Perfect is shiny and sterile and might be nice to look at — for a while. But perfect doesn’t move you. It doesn’t challenge you to think differently or compel you to feel anything that draws you close.
Vulnerability is messy, yes. But it is present, and raw, and moves us to experience joy outside of ourselves.
My evening with Jeannie demonstrated beautifully how our vulnerabilities, not our capabilities, draw us close to one another.
Ever since Adam and Eve ate from the Tree of Knowledge of Good and Evil, recognized their nakedness, and felt shame, the human race (regardless of culture) has been prone to hiding. We have become people who are tempted to shield our private selves with carefully constructed public selves. Adam and Eve physically hid themselves with fig leaves. We don’t tend to use foliage in this way anymore, but we are a people familiar with hiding, aren’t we? And hiding doesn’t just look like withdrawal. Hiding is anything we do to try to protect ourselves from pain: blame, shame, control, or escape.
As humans we’re confused by this notion of vulnerability. This struggle is not new. It appears that people in Jesus’ time were confused as well. We see this lack of understanding on the part of the people Jesus related with during His ministry here on earth. His interactions held something important in common, woven like a golden thread through the Gospels.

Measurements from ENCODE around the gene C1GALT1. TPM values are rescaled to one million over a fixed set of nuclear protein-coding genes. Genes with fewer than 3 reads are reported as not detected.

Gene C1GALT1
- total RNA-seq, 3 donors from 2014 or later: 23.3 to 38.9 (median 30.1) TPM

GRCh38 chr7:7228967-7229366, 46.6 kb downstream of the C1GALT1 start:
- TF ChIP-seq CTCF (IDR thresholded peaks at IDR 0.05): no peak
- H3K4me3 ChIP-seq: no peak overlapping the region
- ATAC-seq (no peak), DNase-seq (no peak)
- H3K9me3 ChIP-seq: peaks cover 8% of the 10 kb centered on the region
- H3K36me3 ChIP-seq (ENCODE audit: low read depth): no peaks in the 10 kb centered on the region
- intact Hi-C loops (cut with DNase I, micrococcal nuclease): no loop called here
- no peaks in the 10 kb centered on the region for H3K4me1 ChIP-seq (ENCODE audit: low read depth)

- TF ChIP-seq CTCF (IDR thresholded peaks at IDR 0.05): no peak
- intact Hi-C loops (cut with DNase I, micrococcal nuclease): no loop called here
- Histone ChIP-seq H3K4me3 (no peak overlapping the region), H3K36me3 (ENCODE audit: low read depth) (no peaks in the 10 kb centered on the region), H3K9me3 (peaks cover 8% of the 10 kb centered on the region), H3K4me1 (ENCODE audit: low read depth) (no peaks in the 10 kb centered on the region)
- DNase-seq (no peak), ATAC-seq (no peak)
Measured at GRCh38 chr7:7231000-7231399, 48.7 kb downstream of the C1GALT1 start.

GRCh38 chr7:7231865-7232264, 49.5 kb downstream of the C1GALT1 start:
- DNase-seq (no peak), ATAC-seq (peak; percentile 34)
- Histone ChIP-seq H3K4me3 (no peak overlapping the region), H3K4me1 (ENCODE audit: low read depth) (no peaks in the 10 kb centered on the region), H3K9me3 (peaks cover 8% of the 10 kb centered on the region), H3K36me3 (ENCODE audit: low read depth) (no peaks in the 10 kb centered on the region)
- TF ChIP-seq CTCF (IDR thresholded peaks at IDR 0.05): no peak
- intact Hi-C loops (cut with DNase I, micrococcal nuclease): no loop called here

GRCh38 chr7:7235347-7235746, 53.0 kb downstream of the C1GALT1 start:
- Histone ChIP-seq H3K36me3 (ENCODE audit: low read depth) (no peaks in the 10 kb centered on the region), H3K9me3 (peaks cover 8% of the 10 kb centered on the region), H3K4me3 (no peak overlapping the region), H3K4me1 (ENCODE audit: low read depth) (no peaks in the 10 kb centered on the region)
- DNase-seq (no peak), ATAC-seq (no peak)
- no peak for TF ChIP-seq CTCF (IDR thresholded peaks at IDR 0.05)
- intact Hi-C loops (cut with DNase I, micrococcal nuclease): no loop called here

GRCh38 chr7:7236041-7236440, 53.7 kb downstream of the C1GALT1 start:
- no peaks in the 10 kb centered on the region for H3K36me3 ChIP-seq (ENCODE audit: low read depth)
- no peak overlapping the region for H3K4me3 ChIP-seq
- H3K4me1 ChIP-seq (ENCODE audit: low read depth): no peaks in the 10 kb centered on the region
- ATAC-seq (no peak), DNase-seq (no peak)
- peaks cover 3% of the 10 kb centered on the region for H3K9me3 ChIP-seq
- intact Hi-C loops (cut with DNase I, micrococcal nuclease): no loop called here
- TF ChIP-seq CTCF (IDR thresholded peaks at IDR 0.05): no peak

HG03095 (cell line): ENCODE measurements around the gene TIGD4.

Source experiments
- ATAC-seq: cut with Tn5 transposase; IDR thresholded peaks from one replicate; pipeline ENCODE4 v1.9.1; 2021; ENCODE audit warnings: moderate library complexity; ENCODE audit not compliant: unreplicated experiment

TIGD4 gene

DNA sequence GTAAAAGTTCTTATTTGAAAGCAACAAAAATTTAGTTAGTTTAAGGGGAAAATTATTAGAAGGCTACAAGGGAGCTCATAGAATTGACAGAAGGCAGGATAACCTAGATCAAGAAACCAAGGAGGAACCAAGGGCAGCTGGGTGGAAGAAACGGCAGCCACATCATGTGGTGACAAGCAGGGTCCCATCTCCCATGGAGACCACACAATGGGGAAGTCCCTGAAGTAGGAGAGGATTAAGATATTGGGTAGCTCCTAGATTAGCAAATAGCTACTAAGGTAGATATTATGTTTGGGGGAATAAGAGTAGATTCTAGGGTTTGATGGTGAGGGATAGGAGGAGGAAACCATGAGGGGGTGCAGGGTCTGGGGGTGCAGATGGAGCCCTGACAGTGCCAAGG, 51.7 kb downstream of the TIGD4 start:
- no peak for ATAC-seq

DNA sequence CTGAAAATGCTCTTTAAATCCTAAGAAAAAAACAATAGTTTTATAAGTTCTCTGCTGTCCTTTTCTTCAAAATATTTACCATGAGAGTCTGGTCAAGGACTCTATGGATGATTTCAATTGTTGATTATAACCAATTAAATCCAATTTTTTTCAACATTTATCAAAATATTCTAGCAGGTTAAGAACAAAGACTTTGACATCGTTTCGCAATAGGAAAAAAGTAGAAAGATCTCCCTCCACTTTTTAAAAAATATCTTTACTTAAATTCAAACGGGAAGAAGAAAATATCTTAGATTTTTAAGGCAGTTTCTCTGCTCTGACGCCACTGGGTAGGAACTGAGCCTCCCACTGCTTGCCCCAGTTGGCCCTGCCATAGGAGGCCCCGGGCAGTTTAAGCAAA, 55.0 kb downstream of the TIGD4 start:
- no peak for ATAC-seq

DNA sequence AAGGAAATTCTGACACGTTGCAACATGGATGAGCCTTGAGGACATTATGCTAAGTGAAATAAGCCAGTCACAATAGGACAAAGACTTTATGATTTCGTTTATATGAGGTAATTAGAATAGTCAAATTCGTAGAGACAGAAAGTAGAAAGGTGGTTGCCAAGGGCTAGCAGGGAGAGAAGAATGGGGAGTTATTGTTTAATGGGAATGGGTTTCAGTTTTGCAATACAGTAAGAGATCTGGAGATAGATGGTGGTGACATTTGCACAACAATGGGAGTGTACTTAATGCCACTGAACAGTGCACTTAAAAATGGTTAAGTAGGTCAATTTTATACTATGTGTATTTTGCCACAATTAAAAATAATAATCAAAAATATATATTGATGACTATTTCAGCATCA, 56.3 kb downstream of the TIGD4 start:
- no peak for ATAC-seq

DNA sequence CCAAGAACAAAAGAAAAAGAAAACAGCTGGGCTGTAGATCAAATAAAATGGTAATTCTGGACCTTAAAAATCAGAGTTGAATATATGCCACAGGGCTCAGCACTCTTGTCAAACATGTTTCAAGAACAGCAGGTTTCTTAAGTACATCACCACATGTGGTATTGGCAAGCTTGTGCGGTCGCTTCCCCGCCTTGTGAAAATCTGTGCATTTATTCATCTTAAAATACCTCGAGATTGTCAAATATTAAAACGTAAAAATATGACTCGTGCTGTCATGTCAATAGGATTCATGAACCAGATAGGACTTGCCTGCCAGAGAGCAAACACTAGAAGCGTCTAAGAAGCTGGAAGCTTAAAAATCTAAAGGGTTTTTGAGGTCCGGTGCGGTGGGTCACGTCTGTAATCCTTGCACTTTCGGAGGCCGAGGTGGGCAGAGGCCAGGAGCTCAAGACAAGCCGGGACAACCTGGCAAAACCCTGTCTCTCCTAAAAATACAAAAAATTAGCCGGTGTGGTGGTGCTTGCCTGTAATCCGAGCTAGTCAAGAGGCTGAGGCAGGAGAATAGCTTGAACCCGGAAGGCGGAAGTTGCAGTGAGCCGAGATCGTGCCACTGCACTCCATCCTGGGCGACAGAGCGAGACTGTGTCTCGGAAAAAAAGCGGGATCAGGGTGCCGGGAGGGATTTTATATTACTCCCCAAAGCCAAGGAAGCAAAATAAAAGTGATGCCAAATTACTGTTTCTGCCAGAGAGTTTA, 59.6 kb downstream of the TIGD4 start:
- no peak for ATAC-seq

Every relationship and each encounter played a role in telling the bigger story that the only thing we need to be close to Jesus is… nothing.
I recognize myself in the disciples’ confusion when they asked Jesus who among them was the greatest. They assumed that the better and stronger they became, the closer to God’s favor they would be. But again and again, Jesus gently countered people’s ideas about greatness by seeking after the lost, making an invitation to the outcast, and healing the desperate and helpless. Jesus told us to be childlike in our faith. He wasn’t encouraging us to be immature but dependent — to be in a position of recognizing our imperfection and need for Him instead of being self-sufficiently perfect.
Perhaps Jesus’ relationships here on earth have something to teach us about our relationships with each other.
Intimacy is not the fruit of being perfect but of being people who acknowledge our need for Christ. This is where transformation begins.
Excerpted with permission from From Lost to Found by Nicole Zasowski, copyright Nicole Zasowski.
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Vulnerability can be scary. It requires that we let our imperfections show, hopefully and wisely in a safe environment of trust. Jesus didn’t ask us to be perfect. He knows how much we need Him in our imperfections! Come share your thoughts with us on our blog. We want to hear from you! ~ Laurie McClure, Faith.Full